You can’t avoid the Texas heat, but you can avoid the mistake of getting sun damage to your skin during a triathlon. Apply sunscreen on race morning before you get to the site. (This should also be done during your training!!)

8. Forgetting the FUN

Celebrating at the finish line party

After all, you signed up to have a great experience with friends and family around you. This should be easy with the infectious energy the athletes bring to The Rookie Tri who are always willing to help a fellow athlete if needed.

Use this as your guide for your next tri to avoid these common rookie mistakes triathletes on race morning and set yourself up for a fun-filled, hassle-free race morning!

Rookie Mistakes Triathletes Make During Training

Get more bang for your buck during your upcoming tri by addressing these rookie mistakes triathletes make during training

This year we celebrate 17 years of swim-bike-run fun at the 17th Annual Rookie Tri on May 3, 2020. We have seen just about everything you can think of in those 17 years, but we still see athletes make the same mistakes time and time again. Don’t let these mistakes get in your way of making progress on your training journey. Use this list to avoid the most common training mistakes made by triathletes to help your future race mornings go off without a hitch!

1. Selecting the Wrong Race

Go short before you go long. Your first triathlon is a learning experience, so ease yourself into the sport by completing a short distance tri like Rookie Tri. Once you’ve found your race, train for the distance you signed up for. The training leading up to the race will give you an idea of what to expect during the tri and help you determine which areas require more training.

2. Failing to Have a Training Plan

Training hard and logging those miles!

Now what? Find a training plan! We know it’s tough to find time to train for three different sports, so make it easier on yourself by finding a free online training plan. There are tons of free training plans created by professional coaches to guide you during your training. Using a training plan will ensure you divide up the training as needed to have you race-day ready.

3. Not Learning to Pace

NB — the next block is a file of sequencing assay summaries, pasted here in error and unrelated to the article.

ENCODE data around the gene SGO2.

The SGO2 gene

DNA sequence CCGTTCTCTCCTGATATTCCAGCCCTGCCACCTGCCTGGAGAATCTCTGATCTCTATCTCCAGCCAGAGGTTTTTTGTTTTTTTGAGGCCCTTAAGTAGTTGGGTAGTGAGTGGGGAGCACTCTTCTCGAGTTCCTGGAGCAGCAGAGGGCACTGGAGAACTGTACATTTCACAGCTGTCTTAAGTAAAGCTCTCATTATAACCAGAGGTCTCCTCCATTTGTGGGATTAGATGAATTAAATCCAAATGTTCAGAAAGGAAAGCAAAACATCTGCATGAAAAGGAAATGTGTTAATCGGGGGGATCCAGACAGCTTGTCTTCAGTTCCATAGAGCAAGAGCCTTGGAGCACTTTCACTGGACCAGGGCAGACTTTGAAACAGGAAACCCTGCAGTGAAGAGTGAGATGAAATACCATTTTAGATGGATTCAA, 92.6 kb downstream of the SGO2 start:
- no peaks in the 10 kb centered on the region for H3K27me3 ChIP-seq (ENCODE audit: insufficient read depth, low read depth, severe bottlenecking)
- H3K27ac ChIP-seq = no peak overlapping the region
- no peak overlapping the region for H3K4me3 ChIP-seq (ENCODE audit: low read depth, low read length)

Overexerting yourself at the start of the race will hurt you during the rest of the race. Pacing yourself throughout training is the best way to know your pace for each discipline. Practicing pacing is key to a strong finish and successful race.

4. Not Training Your Weakness

Ignoring your least favorite portion during your training will only hurt you on race day. It’s natural to avoid training your least favorite discipline and spend the majority of your time on your strongest. Improve your performance on race day by preparing for your least favorite discipline to eliminate any uncertainties you have.

Getting into bike gear in transition

Getting into gear in transition

5. Not Practicing for Transitions

Practicing transitions during training will give you the best idea of how long it takes you to execute transitions on race day. Some athletes leave their shoes clipped into their bike for a quicker transition. Practicing will help you figure out what works best for you in the least amount of time.

6. Not Knowing the Rules

Is your race wetsuit legal? Can you wear headphones? Don’t get disqualified by not knowing the basic rules of triathlon. Look over the USAT rules before starting your training so there are no surprises to throw you off your A-game on race day.

7. Not Doing an Open Water Swim Before Race Morning

Open water is vastly different than pool training. How you do on the swim sets the tone for the rest of your race. Plan some open-water swims into your training so you know exactly what to expect on race day. Go an extra step and get a group of other athletes who are training to do a mock swim with you!

Celebrating at the finish line party!

Whether you started your journey to get in shape or challenge yourself the most important thing to remember during training is to have FUN. Trust your training and enjoy the experience! This should be easy with the infectious energy the athletes bring to The Rookie Tri.

Use this as your guide leading up to your next tri to avoid these common rookie mistakes triathletes make during training. That way you can focus on having a great time and hopefully be inspired to continue your triathlon journey!

2020 Rookie Triathlon Opens Registration

Planning begins as 2020 Rookie Triathlon opens registration

Triathlete crosses the 2019 Rookie Triathlon finish line. Registration for 2020 Rookie Triathlon opens on September 27, 2019.

Rookie Kay Lynn crosses the 2019 Rookie Tri finish line! Credit – Tom Marek

2020 Rookie Triathlon opens registration at the Kerrville Triathlon expo. The 17th annual Rookie Triathlon will take place on Sunday, May 3rd, at Walter E. Long Metropolitan Park in northeast Austin. In May 2019, more than 1000 participants completed the first triathlon of their life or the first triathlon of their season. 2020 Rookie Triathlon’s best pricing is available until Tuesday, Oct. 22nd.

“For the last 16 years, thousands of athletes have become triathletes by crossing their first finish line at Rookie Tri,” said Stacy Keese, co-owner of High Five Events. “We know Year 17 will be the same, people making Rookie Tri the first tri of their life or the first tri of their season.”

For 16 years, thousands have made this beloved event their first triathlon

2020 Rookie Triathlon has three different divisions: Rookie (first or second triathlon ever), Veteran (completed more than two triathlons), and Open. Rookies and Veterans start the swim in their division based on their age group. Two participants enter the water every few seconds. The Open Division allows participants to begin regardless of age, with a mass swim start. Rookie Tri also features Athena and Clydesdale categories. Triathletes who can’t make it to the event can still participate through the virtual Rookie Tri. Participants can complete the virtual 2020 Rookie Triathlon on their own time at their preferred locations.